Torre, Marcantonio Della

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(b Verona, Italy, 1481; d. Riva, Italy, 1511)

medicine, anatomy.

Marcantonio della Torre received the doctorate in philosophy on 22 December 1497 and in medicine on 1 February 1501 at the University of Padua, where his father, Girolamo, was professor of medicine. Immediately appointed public instructor in medicine and later professor of the theory of medicine, Marcantonio della Torre continued to teach in Padua until 1510, when he transferred to the University of Pavia as professor of anatomy. During the following year his promising career was cut short by plague, contracted at Riva on Lake Garda, and his early death at the age of 30 was signaled by numerous humanist obituaries, including a poem by his celebrated compatriot Girolamo Fracastoro.

Little is known of della Torre’s medical work, for no manuscripts or published works appear to have survived. His name lives, instead, because of his supposed collaboration with Leonardo da Vinci on a treatise on anatomy. The story of this collaboration, repeated as fact by many later writers, stems primarily from a passage in the second edition of Vasari’s Lives (1568), added after Vasari had visited Leonardo’s heir, Francesco Melzi, and had seen the manuscripts in his possession. That the two men were friends or acquaintances thus rests on a reliable source1, but their supposed collaboration, or the influence of Marcantonio upon Leonardo, is open to question on several counts. First of all, their association must have been brief, limited to the time between Marcantonio’s move to Pavia in 1510 and his death in 1511. Leonardo was then nearly twice Marcantonio’s age, and his interest in anatomy had been aroused as early as 1489, when Marcantonio was seven years old. Leonardo’s anatomical dissections in Florence date from 1503, and he was writing about the anatomical text he hoped to publish long before he could have met the younger man. Indeed, about the time their encounter could have occurred, the greater part of Leonardo’s anatomical work had already been done. In 1508 he was recording and organizing the results of the dissections done in Florence, and in 1510 wrote that “this winter of the year 1510 I hope to have completed all this anatomy.”2 Moreover, no change in style that might be attributable to Marcantonio’s influence is observable in Leonardo’s work at this time3.

That the two men would have been interested in each other because of their common interest in anatomy is clear. Yet Marcantonio was a classicist who supported traditional Galenism against the newer anatomy of Mondino de’ Luzzi, while Leonardo was unfettered by scholasticism, and his anatomical researches sprang largely from his universal curiosity about the workings of nature. Thus the meeting and friendship of Leonardo da Vinci and Marcantonio della Torre appear highly probable, but the chronology of Leonardo’s anatomical work and the disparity in their outlook, training, and temperament argue against their having actively collaborated in the preparation of a treatise on anatomy.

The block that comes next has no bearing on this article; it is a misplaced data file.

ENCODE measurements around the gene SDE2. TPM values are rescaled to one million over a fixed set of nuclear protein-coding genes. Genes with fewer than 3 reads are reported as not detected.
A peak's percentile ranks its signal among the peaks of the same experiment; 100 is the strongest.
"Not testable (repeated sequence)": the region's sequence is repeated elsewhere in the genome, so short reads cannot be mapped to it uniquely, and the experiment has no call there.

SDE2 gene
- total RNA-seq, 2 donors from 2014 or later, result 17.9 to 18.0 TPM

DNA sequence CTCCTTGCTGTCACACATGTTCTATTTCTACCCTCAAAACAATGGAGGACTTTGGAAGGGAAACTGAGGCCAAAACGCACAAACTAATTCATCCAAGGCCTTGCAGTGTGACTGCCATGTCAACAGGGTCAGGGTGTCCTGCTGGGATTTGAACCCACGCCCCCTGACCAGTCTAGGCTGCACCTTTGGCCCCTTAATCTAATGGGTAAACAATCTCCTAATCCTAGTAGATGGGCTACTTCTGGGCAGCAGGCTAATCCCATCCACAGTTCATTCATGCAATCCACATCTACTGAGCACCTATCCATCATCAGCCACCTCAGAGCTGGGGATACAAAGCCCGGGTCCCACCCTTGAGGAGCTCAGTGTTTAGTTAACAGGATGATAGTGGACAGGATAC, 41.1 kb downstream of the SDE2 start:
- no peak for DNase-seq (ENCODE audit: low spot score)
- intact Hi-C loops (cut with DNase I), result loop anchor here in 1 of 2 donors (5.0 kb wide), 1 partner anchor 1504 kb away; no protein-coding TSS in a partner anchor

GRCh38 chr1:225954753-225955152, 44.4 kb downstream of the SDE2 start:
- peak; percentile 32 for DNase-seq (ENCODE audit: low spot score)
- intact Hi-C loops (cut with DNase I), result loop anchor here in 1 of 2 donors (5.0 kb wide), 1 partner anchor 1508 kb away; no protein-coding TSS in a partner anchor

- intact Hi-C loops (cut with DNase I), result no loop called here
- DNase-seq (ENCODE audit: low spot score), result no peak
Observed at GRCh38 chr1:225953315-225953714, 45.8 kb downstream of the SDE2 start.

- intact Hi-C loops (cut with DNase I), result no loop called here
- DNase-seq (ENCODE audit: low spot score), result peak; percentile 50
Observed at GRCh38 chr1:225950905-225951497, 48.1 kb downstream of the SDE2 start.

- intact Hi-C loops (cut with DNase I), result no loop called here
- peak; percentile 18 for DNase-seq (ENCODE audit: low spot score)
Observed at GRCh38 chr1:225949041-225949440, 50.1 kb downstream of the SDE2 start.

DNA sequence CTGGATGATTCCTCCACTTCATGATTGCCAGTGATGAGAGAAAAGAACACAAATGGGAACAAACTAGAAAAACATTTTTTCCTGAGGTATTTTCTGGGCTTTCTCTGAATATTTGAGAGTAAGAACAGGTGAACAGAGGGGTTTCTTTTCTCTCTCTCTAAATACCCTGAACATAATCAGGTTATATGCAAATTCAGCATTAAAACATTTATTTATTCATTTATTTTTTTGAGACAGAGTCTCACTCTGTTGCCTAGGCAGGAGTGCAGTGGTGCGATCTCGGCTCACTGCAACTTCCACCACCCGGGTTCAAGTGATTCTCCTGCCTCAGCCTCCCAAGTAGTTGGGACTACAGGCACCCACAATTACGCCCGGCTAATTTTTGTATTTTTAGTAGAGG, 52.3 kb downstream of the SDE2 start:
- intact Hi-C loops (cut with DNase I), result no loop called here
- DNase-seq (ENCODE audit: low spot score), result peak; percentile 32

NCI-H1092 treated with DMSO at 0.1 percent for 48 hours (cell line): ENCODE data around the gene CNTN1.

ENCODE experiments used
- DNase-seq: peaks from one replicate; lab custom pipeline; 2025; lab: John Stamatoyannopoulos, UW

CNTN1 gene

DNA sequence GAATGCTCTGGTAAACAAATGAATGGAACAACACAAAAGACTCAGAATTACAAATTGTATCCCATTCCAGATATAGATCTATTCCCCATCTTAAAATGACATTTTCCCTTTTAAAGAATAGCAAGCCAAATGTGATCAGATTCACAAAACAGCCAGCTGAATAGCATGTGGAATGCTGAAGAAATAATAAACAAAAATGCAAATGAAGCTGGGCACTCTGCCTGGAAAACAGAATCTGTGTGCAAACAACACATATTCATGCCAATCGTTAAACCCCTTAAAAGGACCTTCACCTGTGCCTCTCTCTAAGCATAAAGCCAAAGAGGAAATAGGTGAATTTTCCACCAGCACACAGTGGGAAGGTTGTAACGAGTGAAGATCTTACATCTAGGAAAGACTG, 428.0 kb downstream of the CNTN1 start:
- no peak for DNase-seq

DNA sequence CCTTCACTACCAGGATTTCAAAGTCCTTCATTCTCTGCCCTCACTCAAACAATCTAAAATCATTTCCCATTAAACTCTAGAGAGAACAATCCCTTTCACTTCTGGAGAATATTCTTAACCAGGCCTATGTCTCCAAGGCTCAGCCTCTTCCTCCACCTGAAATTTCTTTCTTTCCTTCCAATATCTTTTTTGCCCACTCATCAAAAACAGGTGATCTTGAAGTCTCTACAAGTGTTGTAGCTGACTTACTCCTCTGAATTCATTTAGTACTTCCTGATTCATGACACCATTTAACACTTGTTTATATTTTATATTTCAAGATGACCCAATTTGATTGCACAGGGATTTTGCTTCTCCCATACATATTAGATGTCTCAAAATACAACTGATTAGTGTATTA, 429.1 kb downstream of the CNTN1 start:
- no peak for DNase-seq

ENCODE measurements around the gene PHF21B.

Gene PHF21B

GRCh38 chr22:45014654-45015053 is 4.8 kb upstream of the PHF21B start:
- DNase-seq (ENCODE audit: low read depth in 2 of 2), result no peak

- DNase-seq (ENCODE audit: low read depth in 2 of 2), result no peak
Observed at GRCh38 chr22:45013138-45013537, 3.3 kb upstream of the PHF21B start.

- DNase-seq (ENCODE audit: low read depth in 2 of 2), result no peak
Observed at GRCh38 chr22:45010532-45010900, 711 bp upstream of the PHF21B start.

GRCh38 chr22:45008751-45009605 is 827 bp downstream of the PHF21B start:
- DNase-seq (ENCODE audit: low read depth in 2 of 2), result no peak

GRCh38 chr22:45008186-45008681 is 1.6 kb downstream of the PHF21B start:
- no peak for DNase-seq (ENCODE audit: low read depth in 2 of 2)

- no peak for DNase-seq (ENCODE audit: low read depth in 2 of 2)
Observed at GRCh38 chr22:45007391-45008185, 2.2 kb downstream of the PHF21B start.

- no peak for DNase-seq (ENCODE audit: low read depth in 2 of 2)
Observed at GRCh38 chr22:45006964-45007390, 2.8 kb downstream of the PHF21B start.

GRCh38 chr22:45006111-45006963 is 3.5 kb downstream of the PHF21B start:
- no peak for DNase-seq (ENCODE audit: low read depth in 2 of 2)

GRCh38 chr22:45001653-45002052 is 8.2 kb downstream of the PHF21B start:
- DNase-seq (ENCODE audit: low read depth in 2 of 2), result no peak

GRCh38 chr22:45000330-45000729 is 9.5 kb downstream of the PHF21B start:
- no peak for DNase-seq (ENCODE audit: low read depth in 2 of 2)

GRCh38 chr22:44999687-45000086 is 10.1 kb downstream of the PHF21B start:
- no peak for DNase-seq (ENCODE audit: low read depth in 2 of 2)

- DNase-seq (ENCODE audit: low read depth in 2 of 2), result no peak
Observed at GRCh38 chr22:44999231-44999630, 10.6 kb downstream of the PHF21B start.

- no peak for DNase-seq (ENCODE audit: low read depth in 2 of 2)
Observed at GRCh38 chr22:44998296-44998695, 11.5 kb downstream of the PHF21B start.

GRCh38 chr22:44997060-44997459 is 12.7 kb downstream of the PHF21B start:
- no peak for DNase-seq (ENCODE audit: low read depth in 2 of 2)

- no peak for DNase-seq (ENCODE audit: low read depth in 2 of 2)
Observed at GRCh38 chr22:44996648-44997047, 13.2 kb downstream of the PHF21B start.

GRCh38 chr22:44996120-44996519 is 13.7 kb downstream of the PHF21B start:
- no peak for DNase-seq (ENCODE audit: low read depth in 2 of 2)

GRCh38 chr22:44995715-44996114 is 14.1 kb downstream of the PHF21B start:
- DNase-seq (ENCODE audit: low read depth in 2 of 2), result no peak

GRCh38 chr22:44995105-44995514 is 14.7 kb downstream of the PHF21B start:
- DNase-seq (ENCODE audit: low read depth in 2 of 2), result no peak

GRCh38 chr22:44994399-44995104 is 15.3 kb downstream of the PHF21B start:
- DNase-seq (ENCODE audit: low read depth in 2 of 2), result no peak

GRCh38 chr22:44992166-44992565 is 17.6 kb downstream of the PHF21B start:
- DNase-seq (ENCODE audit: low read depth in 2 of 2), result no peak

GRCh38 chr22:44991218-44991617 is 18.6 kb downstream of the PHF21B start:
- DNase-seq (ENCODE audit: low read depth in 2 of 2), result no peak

1. Leonardo referred to a “Marcantonio” in the Codex Atlanticus, fol. 20v. 6, datable about 1508–1509; and on Windsor 19102 (C.III.8), datable about 1510–1512, he wrote “book on water to Messer Marcho Antonio.” This was a common name, however, and it is highly uncertain that della Torre was meant.

2. In the phrase “the winter of the year 1510,” Leonardo may have been following the Tuscan usage, meaning 1510–1511, for the Florentine year began March 25.

3. Kenneth Clark, The Drawings of Leonardo da Vinci in the Collection of Her Majesty the Queen at Windsor Castle. Second Edition Revised with the Assistance of Carlo Pedretti, I, appendix C, “The Anatomical Studies” (London, 1968-1969), xlvii.


References to della Torre by sixteenth-century writers include Girolamo Fracastoro, “In obitu M. Antonii Turrianni veronensis,” in Opera omnia (Venice, 1584), ff. 199–200: and Giorgio Vasari, Delle vite de’ piu eccellenti pittori scultori et architetti, 2nd ed., I, pt. 3 (Florence, 1568), 7.

Other sources treating Leonardo’s anatomic work and his possible collaboration with della Torre are Gerolamo Calvi, I manoscritti di Leonardo da Vinci (Bologna, 1925), Kenneth Clark, The Drawings of Leonardo da Windsor Castle 2nd ed., with Carlo Pedretti (London, 1968–1969); Leonardo da Vinci. An Account of his Development as an Artist (New York and Cambridge, 1939,) 161;G.B. De Toni, “Frammenti vinciani. I. Intorno a Marco Antonio dalla Torre anatomico veronese del XVI secolo ed all’ epoca del suo incontro con Leonardo da Vinci a Pavia,” in Atti del R. Istituto veneto di scienze, lettere ed arti, 54 (Venice, 1895–1896), 190–203; Kenneth D. Keele, “Leonardo da Vinci’s Influence on Renaissance Anatomy,” in Medical History, 8 (1964), 360–370; C. D. O’Malley and J. B. de C. M. Saunders, eds., Leonardo da Vinci on the Human Body. The Anatomical, Physiological, and Embryological Drawings. With Translations, Emendations, and a Biographical Introduction (New York, 1952), 24–25, 31–35; Edmondo Solmi, “Leonardo da Vinci, il Duomo, il Castello, e l’Università di Pavia,” in Scritti vinciani (Florence, 1924), 67.

Martha Teach Gnudi